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Monthly Archives: October 2009

oscilloHadoop MapReduce is a batch-processing system.  Why?  Because that’s the way Google described their MapReduce implementation.

But it doesn’t have to be that way. Introducing HOP: the Hadoop Online Prototype [updated link to final NSDI ’10 version]. With modest changes to the structure of Hadoop, we were able to convert it from a batch-processing system to an interactive, online system that can provide features like “early returns” from big jobs, and continuous data stream processing, while preserving the simple MapReduce programming and fault tolerance models popularized by Google and Hadoop.  And by the way, it exposes pipeline parallelism that can even make batch jobs finish faster.  This is a project led by Tyson Condie, in collaboration with folks at Berkeley and Yahoo! Research.

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argueThanks to Boon Thau Loo and Stefan Sariou for a very interesting workshop on Networking Meets Databases (NetDB), and especially for inviting a high-octane panel to debate the success and directions of Declarative Networking.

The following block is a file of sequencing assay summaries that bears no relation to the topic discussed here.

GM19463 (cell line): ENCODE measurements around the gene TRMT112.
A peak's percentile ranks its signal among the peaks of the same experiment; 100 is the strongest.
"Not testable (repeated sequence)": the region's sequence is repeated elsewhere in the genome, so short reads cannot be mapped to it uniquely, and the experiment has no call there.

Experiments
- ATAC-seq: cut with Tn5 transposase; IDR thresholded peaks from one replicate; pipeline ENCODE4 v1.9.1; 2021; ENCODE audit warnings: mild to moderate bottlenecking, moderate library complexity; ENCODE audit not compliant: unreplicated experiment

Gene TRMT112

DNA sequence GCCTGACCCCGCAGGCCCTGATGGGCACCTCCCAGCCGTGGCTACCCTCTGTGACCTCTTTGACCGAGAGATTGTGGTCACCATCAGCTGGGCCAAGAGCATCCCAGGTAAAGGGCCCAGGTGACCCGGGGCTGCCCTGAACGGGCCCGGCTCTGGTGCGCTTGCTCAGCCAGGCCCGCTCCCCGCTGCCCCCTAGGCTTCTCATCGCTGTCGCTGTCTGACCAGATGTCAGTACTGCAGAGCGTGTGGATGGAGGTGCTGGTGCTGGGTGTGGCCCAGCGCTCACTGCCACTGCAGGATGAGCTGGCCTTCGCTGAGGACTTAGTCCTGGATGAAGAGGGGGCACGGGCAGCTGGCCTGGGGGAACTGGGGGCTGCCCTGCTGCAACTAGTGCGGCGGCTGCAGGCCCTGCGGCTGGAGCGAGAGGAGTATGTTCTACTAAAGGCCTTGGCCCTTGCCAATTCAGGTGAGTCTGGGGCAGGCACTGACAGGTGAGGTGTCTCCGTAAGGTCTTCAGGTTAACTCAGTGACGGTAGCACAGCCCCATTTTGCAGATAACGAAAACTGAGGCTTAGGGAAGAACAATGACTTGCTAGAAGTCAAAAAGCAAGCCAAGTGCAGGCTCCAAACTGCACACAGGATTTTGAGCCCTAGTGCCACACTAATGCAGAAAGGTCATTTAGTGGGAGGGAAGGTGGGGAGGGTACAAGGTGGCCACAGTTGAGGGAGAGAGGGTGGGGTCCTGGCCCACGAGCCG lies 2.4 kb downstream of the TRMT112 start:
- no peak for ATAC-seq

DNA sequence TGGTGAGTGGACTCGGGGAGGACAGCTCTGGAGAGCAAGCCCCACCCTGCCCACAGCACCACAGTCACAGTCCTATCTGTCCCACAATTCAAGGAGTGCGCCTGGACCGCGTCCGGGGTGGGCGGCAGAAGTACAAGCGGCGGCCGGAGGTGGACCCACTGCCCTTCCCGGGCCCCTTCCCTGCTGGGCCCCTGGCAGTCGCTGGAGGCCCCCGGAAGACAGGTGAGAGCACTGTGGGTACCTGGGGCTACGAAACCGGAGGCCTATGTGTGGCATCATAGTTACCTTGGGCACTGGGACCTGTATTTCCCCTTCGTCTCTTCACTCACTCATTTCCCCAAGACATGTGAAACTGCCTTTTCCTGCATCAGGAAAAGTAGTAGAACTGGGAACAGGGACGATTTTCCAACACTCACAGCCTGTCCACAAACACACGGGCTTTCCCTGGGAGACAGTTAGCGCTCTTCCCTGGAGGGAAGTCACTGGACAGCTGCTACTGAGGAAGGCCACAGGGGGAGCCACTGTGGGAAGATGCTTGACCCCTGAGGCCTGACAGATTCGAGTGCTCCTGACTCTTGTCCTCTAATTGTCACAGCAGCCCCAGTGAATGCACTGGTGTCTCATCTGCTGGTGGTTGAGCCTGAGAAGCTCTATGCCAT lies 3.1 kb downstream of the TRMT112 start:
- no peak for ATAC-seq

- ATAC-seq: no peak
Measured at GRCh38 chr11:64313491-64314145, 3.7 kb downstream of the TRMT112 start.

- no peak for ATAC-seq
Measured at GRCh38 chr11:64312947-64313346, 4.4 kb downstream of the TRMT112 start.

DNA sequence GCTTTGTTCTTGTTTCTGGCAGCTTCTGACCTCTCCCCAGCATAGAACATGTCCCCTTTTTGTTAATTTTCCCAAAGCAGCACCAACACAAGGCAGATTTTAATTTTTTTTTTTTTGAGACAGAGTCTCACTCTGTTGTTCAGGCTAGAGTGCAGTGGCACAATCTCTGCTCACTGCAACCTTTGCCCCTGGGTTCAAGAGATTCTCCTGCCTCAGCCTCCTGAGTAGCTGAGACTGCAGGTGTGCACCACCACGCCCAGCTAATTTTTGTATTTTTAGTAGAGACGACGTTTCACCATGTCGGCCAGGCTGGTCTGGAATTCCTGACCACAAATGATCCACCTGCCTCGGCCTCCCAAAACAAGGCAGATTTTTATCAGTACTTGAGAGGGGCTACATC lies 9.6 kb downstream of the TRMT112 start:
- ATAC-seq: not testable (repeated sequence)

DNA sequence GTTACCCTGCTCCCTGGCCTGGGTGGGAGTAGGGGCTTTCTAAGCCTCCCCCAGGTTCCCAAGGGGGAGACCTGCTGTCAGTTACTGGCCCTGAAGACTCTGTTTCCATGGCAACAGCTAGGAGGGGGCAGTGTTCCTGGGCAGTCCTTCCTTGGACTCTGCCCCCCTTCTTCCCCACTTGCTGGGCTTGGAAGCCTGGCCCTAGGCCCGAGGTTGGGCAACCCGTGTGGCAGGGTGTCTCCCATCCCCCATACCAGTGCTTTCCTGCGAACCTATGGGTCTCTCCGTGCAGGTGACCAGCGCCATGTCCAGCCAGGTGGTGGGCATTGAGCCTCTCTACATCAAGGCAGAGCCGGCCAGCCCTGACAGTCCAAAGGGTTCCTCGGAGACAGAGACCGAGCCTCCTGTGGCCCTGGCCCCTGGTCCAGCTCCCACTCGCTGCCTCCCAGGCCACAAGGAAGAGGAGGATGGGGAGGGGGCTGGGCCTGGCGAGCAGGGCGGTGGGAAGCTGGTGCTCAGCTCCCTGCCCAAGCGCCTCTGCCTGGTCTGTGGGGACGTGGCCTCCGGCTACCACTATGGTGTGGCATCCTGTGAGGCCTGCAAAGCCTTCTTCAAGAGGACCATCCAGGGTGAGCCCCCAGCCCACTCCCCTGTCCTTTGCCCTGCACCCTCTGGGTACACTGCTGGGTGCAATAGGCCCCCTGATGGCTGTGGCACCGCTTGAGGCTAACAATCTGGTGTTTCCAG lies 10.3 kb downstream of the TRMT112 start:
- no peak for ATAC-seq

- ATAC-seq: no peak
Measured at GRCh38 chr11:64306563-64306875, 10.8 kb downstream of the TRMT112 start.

The panel members included:

  • Fred Baker, Cisco
  • Joe Hellerstein, Berkeley
  • Eddie Kohler, UCLA and Meraki
  • Arvind Krishnamurthy, U Washington
  • Petros Maniatis, Intel Research
  • Timothy Roscoe, ETH Zurich

Butler Lampson made numerous comments from the audience, and given his insight and stature was viewed by most as something of an additional panelist.

I was happy to see a very vigorous debate!  Lots of interesting points made, no punches pulled.  My slides are posted here, and include an ad hoc manifesto for how to move forward. Read More »

Agreement Protocol

Headline: We now have a robust declarative implementation of MultiPaxos with leader election, which is radically simpler than most existing implementations.  It’s compact, suprisingly readable (as Paxos implementations go!) and live.  It forms a key part of our Boom Analytics implementation of a high-availability Hadoop File System.

Maybe more interesting are the lessons we learned about how distributed protocols and declarative languages go together, and the design patterns that emerged.  We’re using this to ground the design of our new language, code-name Lincoln.  A paper on the topic is being presented this Wednesday at NetDB 2009, after SOSP.

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